In case you were thinking you'd dash out to your natural food store this afternoon, pick up some inexpensive oils and whip up a lovely perfume to wear tonight ... think again.
It's a fantasy among some perfumistas that "I, Too, Can Create A Perfume." Really, it's not likely. Two scentists with whom I correspond have disabused me of the notion that it's easy -- or inexpensive.
For instance, I currently am wearing two rose chypre perfumes, one on each hand ...
[A definition of chypre from perfumersworld: Chypre represents a perfume structure where fresh notes, (principally citrus) are combined with oakmoss and usually the rich woody-animalic characters of labdanum and patchouli. In modern chypres the fresh notes may be modified or even replaced with fruity or green combinations. Frequently chypres display a leather character and many men's fragrances are based on the basic chypre structure. The archetype of this comes from Chypre by Coty (almost 100 years ago) and modern examples are Miss Dior and Aramis.]
It's astonishing to me that each of these two versions of rose chypre comprise seventeen different oils (including the wildly expensive rose absolute). The only difference is that one utilizes a synthetic element among its other oils, the other not. It's also incredible how vastly different these fragrances are, just from the use of one synthetic in one, and not the other.
The non-synthetic version has an initial blast of citrus ... while, oddly to me, the version utilizing a synthetic is much softer, with the moss more predominant initially.
Description will vary between noses: C, the perfume's creator, agrees that the non-synthetic's initial scent is bitter citrus, while she feels the synthetic has sweet rather than the soft green topnotes I perceive.
I know from yesterday's test that each of the perfumes will reverse their sweetness in midnote and dry down to a soft, spicy rose. The one differing element seems not to matter as much the longer the scent is on the skin.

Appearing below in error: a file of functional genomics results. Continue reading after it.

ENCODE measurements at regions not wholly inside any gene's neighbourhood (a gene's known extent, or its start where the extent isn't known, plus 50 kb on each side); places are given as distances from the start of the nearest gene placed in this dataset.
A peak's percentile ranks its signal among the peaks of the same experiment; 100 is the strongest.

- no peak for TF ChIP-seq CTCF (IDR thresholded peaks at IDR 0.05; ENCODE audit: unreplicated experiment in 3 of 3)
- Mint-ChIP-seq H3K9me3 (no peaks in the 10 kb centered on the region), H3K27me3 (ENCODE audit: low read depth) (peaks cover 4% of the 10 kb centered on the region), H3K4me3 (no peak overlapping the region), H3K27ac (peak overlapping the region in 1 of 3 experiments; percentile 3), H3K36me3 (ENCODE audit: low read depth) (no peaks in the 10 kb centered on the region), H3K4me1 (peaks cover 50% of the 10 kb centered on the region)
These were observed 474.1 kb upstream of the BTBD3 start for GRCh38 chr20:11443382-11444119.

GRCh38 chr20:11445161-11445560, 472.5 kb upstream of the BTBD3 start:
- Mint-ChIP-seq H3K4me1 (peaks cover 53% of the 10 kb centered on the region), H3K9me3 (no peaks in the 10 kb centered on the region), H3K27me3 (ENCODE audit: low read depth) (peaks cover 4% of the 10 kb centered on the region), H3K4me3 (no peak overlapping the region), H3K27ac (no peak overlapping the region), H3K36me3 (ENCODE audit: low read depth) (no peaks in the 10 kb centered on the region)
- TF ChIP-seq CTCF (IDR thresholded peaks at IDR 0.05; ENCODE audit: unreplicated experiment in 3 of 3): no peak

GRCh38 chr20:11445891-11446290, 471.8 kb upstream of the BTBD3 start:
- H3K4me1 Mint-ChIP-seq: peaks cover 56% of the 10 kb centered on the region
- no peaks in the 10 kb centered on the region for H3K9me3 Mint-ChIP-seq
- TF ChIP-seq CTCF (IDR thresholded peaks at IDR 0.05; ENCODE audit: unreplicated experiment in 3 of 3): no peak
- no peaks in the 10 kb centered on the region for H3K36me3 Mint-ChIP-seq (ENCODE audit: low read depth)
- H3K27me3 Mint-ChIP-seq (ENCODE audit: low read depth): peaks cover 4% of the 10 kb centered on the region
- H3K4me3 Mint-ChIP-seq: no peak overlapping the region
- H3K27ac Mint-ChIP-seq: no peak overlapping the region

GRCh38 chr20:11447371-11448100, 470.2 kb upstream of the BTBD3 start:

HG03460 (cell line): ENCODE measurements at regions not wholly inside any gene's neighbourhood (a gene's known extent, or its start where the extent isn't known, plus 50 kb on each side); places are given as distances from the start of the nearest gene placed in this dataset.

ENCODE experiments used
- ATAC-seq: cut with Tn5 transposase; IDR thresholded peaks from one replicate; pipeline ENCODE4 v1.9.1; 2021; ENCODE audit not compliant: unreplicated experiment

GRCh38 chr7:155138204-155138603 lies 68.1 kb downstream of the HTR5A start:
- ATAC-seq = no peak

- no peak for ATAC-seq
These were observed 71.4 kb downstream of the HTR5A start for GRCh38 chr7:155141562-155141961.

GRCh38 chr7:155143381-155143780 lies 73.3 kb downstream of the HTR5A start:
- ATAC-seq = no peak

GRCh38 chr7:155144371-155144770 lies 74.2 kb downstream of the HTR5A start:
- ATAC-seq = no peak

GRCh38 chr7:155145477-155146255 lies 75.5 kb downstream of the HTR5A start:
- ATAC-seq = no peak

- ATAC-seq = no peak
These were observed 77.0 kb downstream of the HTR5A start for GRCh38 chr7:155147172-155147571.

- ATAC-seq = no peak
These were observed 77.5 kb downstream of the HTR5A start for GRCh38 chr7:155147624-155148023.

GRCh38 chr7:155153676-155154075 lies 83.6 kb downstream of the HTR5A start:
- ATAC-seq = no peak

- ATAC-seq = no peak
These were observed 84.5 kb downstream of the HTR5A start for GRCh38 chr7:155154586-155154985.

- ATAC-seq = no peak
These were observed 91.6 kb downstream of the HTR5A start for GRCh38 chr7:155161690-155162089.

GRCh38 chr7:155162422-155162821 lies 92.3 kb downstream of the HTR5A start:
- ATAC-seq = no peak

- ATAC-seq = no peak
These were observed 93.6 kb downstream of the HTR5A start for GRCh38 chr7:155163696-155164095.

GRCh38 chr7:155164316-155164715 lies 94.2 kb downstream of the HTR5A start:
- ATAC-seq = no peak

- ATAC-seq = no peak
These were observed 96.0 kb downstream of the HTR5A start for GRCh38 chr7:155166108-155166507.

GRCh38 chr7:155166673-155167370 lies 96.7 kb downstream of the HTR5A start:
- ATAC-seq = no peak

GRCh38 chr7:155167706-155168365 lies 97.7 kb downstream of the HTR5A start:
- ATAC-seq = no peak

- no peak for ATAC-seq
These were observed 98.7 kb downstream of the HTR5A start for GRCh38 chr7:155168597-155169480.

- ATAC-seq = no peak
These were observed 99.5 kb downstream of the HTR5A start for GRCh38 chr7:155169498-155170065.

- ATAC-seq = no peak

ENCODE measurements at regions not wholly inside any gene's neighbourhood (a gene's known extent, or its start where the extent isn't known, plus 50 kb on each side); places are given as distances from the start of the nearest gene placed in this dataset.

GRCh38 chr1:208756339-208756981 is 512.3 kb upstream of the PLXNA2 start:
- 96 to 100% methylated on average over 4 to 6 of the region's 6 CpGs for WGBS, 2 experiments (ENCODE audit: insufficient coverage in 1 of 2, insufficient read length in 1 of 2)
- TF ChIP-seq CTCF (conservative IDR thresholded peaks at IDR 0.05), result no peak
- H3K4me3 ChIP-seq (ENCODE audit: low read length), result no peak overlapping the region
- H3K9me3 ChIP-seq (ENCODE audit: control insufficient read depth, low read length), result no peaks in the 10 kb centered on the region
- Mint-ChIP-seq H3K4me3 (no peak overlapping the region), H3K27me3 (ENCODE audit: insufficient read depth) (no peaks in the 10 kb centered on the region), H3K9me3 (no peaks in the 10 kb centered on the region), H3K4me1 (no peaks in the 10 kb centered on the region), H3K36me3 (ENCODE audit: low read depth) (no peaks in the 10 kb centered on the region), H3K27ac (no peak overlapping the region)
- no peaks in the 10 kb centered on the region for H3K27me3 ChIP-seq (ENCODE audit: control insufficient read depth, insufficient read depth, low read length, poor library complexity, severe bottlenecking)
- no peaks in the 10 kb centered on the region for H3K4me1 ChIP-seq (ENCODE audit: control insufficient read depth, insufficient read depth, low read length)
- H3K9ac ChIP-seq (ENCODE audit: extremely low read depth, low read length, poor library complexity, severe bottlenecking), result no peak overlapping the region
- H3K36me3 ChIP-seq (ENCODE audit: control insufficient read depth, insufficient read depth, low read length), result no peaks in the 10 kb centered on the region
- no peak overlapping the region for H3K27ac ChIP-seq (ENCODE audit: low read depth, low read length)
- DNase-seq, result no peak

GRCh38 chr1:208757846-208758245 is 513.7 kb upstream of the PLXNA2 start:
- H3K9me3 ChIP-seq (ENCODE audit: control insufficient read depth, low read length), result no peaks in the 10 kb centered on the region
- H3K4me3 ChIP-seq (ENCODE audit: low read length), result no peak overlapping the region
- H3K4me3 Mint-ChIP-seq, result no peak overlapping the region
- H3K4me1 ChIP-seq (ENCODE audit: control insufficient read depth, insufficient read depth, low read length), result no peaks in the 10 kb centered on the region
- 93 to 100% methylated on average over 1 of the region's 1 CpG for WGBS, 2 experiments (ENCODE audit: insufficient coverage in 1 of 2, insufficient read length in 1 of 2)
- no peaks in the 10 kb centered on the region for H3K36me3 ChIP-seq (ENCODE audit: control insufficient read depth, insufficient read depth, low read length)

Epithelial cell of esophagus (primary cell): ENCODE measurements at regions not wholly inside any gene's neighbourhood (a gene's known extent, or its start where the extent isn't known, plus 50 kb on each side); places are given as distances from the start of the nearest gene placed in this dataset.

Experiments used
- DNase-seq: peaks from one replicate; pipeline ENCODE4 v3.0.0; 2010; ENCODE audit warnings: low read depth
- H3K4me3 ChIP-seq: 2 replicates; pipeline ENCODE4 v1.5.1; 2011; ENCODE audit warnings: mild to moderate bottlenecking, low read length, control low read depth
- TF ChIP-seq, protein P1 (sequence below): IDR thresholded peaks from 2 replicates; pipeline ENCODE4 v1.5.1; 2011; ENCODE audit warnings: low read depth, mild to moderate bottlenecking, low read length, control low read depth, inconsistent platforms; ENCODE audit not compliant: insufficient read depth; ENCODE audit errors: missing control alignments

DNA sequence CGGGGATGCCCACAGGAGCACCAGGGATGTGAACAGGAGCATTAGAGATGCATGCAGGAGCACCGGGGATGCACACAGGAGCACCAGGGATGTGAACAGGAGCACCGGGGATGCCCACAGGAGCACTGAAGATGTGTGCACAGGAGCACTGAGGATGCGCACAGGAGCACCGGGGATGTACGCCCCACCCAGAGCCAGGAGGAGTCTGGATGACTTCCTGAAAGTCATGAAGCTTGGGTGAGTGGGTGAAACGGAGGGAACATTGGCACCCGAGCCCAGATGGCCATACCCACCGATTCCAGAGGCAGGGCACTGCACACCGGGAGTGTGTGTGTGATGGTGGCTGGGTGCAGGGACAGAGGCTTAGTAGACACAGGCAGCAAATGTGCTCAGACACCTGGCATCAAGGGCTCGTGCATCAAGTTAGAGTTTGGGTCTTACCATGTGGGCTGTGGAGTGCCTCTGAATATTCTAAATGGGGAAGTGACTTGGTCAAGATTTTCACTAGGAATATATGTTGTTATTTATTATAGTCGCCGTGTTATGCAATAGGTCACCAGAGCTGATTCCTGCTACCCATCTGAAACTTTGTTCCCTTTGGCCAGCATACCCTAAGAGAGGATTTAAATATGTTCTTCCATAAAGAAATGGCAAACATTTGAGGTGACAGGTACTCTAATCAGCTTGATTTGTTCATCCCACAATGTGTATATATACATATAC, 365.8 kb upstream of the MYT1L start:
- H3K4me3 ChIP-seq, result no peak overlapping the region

All this is interesting to me, but most interesting is how much time and work has gone into these two small vials I have in front of me. Before I received these to test, C had gone through at least five, maybe ten other blend versions -- all rejected for various reasons.
And scent isn't the only consideration. There's the time the fragrance lasts -- and whether it remains true to definition through its evolution on the skin.
And this is before base oils are mixed with alcohol to make an actual parfum. Once this happens, the parfum begins a journey into sometimes maniacal change for the next three to four weeks ... and will this still be the happy result anticipated by the perfumer?
So much work. So I'm pretty respectful of these two small vials and the person who created what's in them. Pretty sure I couldn't do it. And glad that C can, and did.
Today's fragrance: Clearing's Rose Chypre, two versions. Opening with bitter citrus softening to sweet green; drydown is spicy rose. Yes, these are surprising transitions ... but they are a lot smoother than words convey. You get the sense that all players are present from the beginning, and that they're playing well, and quietly, together. First a not-acidic unconventional citrus (not orange) slowing moving into green soft moss and just as slowly and softly moving into a spiciness with an (now this IS surprising) element of rose. The blend works, even if I can't adequately describe it.